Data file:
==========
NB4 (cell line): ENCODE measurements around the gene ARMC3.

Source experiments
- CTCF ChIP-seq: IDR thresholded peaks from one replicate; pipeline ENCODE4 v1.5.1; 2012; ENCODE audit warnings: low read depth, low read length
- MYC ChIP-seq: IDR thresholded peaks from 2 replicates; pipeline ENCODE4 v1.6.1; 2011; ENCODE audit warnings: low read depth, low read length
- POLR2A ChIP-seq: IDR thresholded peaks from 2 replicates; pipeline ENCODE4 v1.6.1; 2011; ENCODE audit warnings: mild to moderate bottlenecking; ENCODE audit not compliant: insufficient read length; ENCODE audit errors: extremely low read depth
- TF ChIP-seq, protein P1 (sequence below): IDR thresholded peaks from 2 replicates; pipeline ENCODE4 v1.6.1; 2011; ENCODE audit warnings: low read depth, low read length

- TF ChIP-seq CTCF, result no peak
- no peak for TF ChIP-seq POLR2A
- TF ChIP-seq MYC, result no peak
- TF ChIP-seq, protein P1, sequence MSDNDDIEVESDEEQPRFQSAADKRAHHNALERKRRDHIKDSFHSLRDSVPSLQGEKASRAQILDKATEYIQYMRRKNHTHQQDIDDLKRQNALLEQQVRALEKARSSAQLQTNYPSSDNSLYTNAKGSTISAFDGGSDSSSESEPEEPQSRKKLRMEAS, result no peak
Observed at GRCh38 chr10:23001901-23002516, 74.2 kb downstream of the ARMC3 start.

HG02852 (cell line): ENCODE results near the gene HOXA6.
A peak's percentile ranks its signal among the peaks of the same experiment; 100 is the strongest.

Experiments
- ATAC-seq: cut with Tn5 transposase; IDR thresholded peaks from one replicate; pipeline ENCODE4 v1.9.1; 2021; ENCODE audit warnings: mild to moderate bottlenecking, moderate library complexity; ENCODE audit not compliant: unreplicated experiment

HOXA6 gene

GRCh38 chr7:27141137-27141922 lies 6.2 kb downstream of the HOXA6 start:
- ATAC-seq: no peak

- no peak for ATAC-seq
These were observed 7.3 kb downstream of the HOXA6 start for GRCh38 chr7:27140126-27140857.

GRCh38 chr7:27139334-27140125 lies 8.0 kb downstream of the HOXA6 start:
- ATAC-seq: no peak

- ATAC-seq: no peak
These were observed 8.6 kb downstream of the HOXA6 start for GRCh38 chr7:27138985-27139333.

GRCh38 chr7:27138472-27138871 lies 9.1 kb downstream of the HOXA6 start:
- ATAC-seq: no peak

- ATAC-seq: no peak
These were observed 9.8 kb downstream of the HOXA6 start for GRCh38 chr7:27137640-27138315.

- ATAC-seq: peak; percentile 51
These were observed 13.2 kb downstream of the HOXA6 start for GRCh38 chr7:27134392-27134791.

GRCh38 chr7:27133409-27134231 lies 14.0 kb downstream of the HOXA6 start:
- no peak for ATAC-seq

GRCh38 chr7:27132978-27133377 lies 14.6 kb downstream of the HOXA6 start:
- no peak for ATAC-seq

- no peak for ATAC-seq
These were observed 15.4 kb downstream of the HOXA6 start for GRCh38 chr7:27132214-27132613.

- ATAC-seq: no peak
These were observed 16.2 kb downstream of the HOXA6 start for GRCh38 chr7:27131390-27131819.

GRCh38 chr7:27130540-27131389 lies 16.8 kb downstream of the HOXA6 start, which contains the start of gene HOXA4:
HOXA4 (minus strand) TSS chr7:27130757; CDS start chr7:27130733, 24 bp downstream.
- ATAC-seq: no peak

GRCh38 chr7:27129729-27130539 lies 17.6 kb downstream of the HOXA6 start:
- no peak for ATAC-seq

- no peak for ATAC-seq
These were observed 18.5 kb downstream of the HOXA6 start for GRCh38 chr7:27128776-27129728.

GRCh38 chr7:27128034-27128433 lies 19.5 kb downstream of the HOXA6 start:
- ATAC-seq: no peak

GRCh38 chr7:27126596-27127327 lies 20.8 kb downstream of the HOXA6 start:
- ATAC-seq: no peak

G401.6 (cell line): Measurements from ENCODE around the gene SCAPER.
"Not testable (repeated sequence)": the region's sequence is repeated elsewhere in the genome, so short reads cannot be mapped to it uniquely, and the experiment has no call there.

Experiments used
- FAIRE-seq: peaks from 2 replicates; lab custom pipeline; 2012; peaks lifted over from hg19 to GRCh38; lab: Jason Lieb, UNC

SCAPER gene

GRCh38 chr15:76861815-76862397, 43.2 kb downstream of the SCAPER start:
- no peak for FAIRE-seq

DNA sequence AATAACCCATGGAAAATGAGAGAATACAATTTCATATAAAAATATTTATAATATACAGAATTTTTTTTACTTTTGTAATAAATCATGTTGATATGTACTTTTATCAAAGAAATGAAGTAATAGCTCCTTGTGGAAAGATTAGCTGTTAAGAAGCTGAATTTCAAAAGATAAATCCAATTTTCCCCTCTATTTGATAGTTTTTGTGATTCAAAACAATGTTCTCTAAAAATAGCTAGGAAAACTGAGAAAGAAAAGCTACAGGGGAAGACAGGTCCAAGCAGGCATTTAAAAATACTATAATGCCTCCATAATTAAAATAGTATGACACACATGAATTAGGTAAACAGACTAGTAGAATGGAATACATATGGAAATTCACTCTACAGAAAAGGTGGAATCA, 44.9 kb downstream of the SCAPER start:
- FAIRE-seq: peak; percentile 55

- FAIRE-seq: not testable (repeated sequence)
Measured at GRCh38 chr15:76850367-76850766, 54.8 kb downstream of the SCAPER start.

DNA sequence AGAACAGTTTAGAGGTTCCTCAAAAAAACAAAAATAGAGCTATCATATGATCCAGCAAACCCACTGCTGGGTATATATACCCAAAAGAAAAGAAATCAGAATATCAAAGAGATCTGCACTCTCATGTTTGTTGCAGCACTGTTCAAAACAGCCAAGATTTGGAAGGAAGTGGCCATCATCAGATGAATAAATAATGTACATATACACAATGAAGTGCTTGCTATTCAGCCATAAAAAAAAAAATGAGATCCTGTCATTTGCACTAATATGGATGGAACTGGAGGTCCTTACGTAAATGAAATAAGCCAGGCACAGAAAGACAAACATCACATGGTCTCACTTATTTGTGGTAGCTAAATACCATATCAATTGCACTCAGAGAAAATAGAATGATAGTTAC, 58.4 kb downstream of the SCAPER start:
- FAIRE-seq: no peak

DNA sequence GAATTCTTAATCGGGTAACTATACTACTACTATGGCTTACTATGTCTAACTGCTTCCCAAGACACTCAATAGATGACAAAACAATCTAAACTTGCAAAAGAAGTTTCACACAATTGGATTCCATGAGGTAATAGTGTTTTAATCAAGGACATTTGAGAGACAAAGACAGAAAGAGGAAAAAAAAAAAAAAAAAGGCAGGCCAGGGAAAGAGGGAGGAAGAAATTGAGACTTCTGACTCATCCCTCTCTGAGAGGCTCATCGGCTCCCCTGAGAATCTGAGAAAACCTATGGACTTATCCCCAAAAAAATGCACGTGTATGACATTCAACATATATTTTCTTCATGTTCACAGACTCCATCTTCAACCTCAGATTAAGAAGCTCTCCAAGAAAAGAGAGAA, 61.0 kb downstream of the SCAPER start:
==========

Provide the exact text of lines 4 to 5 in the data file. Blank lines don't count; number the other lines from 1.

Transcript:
- MYC ChIP-seq: IDR thresholded peaks from 2 replicates; pipeline ENCODE4 v1.6.1; 2011; ENCODE audit warnings: low read depth, low read length
- POLR2A ChIP-seq: IDR thresholded peaks from 2 replicates; pipeline ENCODE4 v1.6.1; 2011; ENCODE audit warnings: mild to moderate bottlenecking; ENCODE audit not compliant: insufficient read length; ENCODE audit errors: extremely low read depth